After the Fukushima nuclear disaster, the utility company Tepco faced a problem: how to keep the lights on with the reactors off? Four of my students (Dan Bodley, Andrew Boudreau, Allison Dee, and Nick Phoutrides) found the answer. It boils down to “they didn’t.” But why they didn’t turns out to be very interesting. Preview: it was not because the nation of Japan lacked the excess capacity to replace nuclear electricity.
Japan is divided into 10 different utility areas.Tepco enjoyed 65 GW of capacity (17 from nuclear) and imported up to 13 GW. Typical summer peak demand ran around 61 GW. The quake took 17 GW of nuclear off-line, leaving 48 GW of local capacity under the heroic assumption that the utility could run all its non-nuclear plants at peak capacity.
Except there were two problems. First, the quake bady hit Tohoku — which normally provided all of Tepco’s imports — even worse than Tepco.
The second problem was the “frequency frontier” that ran roughly along the border between the Tepco-Tohoku service areas and the Hokuriku-Chubu service areas. Back when Japan first electrified, in the 19th century, General Electric supplied the Osaka utilities whereas the precursors to Tepco bought from Allgemeine Elektricitäts-Gesellschaft. AEG ran its equipment at 50Hz, whereas G.E. used 60Hz. The end result was the “frequency frontier” that bisects the country. There were three converter stations on the frontier, but their combined capacity came to only 1.2 GW. The end result was that Tepco’s maximum available peak import capacity declined from 13GW before the quake to only 7.3GW ... and that 7.3GW number, remember, was a maximum.
In short, Tepco faced a peak shortfall of 5.4 GW. Here is how that worked out: 47.7GW non-nuclear supply + 7.3GW imports − 60.4GW peak demand = (5.4GW). Tepco filled the gap by “conservation.” Why the scare quotes? Well, we normally think of conservation as turning off the AC, keeping lights low, taking the stairs, that sort of thing. We do not think of rolling blackouts as conservation. But rolling blackouts are indeed how Tepco reduced demand. In fact, Tepco exported 1.4GW to Tohoku in August 2011.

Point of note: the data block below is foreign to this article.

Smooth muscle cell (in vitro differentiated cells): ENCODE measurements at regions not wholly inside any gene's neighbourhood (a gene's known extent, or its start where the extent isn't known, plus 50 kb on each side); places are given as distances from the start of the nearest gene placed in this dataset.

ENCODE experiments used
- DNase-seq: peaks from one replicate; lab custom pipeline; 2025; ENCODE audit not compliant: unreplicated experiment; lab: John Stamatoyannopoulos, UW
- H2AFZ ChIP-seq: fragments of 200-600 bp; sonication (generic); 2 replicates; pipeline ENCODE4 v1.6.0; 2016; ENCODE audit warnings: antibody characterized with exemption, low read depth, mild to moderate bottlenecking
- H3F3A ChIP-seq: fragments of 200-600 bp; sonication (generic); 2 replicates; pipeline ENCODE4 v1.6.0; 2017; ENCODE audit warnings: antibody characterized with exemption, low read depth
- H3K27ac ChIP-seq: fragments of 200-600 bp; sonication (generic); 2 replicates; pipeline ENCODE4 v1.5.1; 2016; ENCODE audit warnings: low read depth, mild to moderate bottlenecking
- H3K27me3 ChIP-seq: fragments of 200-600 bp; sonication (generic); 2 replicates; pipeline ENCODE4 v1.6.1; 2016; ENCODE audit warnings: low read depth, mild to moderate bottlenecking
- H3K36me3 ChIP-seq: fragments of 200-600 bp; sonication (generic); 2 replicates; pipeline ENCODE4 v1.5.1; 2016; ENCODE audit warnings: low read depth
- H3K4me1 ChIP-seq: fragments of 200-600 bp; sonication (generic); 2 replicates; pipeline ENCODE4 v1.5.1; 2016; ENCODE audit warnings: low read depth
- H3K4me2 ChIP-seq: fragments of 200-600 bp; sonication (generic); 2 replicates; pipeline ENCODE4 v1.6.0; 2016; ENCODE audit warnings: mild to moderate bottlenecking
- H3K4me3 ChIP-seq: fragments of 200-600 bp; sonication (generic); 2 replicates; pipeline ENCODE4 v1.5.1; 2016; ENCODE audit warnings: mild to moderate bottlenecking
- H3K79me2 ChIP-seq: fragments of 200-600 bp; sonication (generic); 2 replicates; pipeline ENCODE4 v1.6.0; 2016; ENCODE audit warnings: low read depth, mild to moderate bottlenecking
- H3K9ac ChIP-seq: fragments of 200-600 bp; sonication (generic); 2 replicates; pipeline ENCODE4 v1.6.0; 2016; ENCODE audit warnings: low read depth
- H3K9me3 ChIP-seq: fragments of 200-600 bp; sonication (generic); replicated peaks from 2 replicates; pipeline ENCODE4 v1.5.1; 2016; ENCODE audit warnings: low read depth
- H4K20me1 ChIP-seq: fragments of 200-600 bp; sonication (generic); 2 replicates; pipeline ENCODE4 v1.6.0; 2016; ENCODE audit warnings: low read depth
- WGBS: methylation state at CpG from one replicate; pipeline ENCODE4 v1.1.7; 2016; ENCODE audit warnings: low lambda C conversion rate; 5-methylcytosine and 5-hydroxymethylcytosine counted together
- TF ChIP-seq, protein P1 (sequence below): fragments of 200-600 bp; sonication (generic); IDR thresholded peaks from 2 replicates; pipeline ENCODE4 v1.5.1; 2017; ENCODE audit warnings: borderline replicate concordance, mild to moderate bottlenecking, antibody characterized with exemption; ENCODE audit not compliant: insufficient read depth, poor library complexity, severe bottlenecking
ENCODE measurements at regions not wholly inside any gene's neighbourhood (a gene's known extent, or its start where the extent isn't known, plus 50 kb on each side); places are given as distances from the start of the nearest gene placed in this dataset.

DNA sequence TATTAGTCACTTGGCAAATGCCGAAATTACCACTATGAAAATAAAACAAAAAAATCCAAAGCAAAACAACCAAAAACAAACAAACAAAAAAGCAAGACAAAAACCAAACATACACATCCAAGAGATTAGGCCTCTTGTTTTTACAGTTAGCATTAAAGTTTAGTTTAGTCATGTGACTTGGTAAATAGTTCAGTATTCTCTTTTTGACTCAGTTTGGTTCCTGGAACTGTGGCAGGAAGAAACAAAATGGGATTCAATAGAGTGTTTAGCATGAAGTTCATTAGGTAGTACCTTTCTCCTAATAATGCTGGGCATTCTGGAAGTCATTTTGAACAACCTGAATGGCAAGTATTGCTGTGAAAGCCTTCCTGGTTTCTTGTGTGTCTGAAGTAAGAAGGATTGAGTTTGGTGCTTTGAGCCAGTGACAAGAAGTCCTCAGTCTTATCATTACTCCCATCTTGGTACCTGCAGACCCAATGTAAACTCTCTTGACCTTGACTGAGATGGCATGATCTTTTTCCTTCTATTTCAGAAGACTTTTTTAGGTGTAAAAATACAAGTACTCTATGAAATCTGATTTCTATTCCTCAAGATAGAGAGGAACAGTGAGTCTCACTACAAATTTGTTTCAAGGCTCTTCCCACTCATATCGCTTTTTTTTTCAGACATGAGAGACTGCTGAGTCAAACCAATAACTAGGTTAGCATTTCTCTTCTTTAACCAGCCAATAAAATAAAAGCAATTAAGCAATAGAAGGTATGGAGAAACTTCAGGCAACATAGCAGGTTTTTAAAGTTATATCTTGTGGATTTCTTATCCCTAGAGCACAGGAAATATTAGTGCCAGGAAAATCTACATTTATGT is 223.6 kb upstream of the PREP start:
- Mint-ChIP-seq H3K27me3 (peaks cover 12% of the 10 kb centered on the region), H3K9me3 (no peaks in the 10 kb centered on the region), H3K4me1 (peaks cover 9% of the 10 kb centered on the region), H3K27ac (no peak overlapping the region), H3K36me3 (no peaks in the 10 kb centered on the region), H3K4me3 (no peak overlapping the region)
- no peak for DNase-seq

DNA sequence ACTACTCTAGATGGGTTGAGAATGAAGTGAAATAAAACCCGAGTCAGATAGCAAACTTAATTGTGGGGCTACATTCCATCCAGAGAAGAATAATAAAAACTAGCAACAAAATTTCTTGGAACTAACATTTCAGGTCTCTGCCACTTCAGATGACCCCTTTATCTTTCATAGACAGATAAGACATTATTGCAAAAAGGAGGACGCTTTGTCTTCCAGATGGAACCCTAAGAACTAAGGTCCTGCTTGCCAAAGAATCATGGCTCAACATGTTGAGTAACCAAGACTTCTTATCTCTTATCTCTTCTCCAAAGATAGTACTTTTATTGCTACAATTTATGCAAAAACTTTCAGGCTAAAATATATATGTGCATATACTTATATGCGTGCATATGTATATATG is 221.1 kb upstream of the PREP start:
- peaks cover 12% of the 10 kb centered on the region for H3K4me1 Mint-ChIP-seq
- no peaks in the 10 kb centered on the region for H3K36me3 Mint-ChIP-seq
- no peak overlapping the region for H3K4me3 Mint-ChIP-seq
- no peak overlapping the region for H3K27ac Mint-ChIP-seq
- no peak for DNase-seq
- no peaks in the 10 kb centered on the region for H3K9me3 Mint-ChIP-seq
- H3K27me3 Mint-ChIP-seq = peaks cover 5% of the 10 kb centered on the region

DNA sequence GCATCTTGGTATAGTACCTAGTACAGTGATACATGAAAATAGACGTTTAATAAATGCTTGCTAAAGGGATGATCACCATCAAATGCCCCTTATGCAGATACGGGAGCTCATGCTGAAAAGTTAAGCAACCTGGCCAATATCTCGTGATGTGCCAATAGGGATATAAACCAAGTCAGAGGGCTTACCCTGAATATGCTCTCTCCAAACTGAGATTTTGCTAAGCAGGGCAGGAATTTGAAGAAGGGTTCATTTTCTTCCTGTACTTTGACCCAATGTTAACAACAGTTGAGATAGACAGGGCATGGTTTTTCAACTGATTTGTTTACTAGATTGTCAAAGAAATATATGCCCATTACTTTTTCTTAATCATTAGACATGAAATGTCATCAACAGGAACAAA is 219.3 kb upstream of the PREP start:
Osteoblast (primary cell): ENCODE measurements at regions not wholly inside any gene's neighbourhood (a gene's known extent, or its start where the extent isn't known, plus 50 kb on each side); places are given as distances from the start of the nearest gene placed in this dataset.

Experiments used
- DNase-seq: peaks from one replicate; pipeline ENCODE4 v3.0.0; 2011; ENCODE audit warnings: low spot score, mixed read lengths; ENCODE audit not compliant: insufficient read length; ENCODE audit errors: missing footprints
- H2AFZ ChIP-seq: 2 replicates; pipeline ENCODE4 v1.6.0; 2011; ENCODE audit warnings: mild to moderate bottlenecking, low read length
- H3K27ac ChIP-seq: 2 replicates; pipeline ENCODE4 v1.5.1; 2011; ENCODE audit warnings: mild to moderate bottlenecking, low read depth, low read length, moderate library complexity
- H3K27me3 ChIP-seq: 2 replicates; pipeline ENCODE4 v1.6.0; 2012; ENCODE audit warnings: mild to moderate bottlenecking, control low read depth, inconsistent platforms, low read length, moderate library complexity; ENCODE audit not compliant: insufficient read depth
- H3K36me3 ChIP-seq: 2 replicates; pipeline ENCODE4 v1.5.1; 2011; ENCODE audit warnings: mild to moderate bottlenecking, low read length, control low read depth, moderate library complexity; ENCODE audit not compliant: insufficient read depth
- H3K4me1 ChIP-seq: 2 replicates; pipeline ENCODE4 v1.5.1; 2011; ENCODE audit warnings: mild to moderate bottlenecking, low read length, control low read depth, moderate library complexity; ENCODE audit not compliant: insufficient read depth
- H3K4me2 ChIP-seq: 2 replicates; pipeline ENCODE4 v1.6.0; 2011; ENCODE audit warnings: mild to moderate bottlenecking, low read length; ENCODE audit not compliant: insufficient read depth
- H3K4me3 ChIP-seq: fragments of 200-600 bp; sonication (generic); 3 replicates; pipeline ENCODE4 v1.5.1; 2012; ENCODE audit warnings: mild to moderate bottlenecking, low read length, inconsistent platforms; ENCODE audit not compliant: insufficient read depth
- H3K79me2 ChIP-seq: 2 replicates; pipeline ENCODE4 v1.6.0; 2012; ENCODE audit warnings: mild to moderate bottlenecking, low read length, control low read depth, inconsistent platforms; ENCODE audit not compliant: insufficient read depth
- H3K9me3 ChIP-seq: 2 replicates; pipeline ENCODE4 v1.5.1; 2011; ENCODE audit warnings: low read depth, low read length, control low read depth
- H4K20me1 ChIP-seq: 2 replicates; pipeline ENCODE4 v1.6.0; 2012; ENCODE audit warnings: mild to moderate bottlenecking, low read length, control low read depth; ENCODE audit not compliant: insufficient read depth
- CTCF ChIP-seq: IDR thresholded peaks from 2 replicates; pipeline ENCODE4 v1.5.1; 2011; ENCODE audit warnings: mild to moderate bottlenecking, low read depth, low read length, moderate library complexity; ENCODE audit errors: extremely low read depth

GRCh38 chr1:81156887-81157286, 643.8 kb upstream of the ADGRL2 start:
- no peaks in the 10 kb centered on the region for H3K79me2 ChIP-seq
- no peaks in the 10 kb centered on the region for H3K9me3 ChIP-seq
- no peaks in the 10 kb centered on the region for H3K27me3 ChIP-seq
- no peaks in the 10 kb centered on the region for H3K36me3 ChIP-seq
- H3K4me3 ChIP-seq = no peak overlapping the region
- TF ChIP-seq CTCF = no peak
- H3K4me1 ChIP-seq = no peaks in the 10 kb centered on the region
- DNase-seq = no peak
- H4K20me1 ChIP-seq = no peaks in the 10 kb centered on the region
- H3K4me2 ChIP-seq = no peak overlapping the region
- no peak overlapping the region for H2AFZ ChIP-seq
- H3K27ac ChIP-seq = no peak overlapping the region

Running the company’s thermal plants at full speed meant importing a lot of liquified natural gas (LNG): Tepco’s imports jumped from 959 BCF in 2010 to 1,127 BCF in 2011. Fortunately for Tepco, its LNG facilities had a capacity of 2,785 BCF.(Of that, Tepco wholly owned two terminals capable of producing 1,287 BCF, with another 1,377 BCF of capacity in two terminals co-owned with Tokyo Gas. Tokyo Gas is the sole owner of the fifth; the gas company imports about 560 BCF per year in total.)
2012 appears to have been little different from 2011. Demand peaked at 50.8GW; Tepco had a cushion of 3.8GW on imports peaking at 6.9GW. But demand was held to 50.8 only by dint of blackouts. LNG imports remained about the same, at 1,120 BCF.
And so there you have it. On paper, Japan could handle taking nuclear off-line almost as easily as Germany. In practice, not so much, because of decisions made a century ago about sourcing electrical equipment from Germany and the United States. Economic history, it is an awesome field.